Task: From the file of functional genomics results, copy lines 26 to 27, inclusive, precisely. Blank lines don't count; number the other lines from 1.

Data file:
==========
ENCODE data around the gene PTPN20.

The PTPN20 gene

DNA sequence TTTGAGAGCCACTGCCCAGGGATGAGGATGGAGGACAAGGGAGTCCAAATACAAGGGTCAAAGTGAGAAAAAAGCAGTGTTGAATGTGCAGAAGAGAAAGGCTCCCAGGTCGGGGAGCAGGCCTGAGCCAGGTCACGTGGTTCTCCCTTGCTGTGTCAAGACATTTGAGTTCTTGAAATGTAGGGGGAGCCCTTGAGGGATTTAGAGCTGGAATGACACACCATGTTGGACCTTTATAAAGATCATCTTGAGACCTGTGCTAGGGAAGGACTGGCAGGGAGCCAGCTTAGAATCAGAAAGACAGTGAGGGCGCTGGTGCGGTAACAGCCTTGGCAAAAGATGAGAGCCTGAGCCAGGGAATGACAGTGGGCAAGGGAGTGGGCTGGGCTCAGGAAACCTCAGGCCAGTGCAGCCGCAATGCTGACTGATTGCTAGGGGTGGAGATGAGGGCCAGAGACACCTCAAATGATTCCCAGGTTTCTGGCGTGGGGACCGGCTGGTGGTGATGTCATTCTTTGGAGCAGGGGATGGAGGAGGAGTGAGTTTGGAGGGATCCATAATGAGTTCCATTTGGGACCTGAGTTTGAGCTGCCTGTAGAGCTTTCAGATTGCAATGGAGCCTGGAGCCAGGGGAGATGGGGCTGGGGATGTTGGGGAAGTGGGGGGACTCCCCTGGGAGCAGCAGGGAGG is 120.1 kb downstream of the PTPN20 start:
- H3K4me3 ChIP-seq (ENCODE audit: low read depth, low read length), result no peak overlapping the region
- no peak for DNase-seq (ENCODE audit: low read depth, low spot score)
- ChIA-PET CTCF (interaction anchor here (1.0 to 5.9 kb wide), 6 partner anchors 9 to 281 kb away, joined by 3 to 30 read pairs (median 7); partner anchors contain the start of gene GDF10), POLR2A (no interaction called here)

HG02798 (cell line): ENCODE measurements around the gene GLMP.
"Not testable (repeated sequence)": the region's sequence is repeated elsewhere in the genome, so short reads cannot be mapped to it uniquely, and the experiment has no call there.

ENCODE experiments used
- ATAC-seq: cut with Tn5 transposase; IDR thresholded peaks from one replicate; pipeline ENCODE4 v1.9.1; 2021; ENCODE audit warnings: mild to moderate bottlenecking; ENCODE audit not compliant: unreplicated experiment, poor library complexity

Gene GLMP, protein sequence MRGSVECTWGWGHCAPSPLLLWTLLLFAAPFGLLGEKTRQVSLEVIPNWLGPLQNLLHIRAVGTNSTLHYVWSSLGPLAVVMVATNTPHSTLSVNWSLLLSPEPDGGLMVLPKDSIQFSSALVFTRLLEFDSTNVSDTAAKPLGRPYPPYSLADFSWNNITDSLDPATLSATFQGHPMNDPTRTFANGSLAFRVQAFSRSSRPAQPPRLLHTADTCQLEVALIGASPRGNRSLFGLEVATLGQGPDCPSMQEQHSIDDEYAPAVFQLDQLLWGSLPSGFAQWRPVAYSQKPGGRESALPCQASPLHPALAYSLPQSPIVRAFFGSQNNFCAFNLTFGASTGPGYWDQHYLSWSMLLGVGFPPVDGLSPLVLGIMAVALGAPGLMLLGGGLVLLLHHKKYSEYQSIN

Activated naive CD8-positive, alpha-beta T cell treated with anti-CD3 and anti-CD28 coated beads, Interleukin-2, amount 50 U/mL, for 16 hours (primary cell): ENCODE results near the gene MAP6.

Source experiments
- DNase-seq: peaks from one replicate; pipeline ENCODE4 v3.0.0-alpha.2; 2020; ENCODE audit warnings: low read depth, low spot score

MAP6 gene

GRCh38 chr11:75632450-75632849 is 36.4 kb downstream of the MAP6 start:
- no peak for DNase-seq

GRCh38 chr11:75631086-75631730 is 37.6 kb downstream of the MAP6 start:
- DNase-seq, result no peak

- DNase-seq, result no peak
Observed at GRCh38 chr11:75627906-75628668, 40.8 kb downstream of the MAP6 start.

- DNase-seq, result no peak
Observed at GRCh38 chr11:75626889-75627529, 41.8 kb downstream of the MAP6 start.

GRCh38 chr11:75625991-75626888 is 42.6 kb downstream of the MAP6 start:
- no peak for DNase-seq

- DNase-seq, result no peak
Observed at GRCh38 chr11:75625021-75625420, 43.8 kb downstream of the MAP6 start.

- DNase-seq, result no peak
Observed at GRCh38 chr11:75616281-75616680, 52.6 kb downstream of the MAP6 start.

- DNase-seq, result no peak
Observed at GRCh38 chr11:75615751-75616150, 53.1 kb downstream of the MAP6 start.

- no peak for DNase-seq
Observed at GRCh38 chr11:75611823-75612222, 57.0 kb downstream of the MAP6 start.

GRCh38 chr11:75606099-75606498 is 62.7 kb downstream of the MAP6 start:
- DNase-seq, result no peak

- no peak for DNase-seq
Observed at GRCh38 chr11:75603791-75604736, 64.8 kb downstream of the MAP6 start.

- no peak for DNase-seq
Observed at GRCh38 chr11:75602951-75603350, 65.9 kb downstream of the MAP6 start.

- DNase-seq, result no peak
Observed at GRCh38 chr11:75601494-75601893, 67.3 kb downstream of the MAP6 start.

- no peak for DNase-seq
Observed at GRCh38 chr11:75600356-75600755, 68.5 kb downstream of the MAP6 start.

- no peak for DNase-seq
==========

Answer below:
- DNase-seq, result no peak
Observed at GRCh38 chr11:75625021-75625420, 43.8 kb downstream of the MAP6 start.